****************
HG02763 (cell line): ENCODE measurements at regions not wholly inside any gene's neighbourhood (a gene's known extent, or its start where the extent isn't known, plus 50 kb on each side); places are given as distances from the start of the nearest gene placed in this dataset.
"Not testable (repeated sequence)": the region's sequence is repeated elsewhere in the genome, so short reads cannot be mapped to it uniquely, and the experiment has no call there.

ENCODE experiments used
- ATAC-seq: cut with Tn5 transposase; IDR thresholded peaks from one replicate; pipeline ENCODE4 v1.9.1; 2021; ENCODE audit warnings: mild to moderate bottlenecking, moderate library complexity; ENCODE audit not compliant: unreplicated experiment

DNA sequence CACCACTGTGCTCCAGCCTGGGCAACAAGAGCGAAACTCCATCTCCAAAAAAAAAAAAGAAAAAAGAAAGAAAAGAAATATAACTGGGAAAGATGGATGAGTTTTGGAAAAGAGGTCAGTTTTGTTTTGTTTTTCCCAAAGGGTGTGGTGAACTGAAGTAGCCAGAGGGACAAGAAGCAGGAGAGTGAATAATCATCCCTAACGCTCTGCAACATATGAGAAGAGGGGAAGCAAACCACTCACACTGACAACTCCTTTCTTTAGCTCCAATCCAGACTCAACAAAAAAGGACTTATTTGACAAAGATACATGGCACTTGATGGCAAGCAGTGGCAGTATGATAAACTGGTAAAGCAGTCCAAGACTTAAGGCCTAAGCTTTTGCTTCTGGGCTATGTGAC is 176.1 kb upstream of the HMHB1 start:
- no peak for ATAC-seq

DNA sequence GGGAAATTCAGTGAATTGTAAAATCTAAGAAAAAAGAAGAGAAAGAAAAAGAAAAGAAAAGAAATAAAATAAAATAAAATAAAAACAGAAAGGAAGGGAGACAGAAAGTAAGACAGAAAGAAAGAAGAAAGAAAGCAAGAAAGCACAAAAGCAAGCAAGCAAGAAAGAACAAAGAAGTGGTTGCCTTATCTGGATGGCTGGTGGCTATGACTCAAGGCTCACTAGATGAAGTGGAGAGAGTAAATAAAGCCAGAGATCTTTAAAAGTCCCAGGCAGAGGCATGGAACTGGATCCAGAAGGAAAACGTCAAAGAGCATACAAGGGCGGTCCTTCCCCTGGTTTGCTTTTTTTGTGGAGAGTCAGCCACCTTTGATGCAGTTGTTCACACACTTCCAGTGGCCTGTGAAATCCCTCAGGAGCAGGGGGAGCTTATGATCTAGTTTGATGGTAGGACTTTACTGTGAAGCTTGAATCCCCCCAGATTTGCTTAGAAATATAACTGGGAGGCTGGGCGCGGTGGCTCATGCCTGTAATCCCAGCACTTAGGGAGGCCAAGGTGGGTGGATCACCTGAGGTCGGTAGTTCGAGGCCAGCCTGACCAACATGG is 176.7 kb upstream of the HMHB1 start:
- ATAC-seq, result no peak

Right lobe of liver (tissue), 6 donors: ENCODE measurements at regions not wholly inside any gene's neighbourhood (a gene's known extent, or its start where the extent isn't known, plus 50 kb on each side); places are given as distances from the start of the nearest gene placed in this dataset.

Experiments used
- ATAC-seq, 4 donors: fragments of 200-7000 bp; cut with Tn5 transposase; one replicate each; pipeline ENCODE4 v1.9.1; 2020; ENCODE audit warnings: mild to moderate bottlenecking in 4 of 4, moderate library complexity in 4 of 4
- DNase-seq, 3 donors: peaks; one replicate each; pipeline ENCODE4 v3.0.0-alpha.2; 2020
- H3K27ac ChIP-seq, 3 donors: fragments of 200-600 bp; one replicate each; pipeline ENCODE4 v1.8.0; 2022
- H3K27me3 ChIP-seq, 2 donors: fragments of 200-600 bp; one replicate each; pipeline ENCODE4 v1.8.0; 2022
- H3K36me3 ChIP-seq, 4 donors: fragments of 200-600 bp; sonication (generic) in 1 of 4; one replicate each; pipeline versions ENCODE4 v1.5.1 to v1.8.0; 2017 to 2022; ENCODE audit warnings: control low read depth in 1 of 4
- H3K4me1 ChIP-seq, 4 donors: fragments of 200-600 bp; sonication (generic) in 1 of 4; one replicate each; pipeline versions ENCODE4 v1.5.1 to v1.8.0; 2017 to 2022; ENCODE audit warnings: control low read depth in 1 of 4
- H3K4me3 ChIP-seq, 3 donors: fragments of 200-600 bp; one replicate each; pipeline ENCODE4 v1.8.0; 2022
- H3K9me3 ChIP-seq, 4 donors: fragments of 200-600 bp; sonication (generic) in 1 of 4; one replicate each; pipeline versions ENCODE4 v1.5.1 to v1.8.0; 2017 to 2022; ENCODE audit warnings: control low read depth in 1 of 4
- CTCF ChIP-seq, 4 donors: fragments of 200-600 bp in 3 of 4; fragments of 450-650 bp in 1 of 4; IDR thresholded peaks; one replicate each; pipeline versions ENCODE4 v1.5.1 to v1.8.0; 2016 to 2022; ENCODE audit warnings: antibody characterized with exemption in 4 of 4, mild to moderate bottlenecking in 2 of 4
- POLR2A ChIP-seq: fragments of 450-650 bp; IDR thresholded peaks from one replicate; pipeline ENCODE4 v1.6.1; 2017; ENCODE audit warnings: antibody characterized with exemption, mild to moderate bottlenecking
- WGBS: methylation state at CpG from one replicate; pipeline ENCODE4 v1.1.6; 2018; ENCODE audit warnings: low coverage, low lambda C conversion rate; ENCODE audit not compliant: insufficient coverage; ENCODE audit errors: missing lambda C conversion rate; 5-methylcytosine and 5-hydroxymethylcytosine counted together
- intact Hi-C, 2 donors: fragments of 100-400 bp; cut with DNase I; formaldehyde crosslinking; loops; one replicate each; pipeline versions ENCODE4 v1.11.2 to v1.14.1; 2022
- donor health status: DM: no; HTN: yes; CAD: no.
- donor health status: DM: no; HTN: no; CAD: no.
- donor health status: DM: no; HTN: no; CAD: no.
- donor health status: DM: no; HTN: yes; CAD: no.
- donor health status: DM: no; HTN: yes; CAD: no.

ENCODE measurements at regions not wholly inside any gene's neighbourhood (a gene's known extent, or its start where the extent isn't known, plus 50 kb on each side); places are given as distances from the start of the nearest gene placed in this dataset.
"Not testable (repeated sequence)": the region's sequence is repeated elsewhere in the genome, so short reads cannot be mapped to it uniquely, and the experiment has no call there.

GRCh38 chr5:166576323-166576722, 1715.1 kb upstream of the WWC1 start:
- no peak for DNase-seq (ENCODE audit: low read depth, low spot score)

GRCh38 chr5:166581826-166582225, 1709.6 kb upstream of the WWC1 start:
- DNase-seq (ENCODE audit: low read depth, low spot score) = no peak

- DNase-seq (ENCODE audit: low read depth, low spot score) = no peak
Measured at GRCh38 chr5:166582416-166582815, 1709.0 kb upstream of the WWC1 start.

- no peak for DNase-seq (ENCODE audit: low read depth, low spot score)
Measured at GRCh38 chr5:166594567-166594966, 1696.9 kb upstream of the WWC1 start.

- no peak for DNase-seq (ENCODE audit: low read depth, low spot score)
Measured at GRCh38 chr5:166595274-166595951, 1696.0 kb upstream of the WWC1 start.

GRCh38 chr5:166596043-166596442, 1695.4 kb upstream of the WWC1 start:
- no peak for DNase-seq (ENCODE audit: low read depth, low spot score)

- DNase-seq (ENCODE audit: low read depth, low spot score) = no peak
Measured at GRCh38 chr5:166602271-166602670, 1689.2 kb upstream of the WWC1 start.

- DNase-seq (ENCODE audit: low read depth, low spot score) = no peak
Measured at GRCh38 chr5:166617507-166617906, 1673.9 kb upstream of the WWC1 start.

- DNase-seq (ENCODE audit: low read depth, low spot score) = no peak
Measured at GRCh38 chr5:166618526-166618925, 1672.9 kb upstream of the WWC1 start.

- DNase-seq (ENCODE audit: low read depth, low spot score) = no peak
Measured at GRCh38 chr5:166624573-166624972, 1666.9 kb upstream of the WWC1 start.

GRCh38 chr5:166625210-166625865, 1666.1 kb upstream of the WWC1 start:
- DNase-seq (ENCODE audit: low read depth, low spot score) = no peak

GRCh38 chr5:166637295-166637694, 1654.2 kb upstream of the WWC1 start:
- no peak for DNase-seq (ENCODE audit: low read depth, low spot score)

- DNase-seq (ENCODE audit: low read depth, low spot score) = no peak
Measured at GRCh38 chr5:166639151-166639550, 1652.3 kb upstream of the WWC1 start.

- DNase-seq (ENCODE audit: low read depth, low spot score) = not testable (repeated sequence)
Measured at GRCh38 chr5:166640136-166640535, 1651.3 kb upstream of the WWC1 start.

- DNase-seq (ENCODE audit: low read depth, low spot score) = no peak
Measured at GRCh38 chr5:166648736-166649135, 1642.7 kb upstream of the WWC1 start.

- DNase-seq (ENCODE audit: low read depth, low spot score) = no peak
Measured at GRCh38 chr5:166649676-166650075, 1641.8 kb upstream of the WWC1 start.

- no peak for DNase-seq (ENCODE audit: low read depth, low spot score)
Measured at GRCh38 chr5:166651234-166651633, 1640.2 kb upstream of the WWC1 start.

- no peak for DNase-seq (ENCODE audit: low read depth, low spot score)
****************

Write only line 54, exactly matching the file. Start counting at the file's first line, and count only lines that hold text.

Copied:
- DNase-seq (ENCODE audit: low read depth, low spot score) = no peak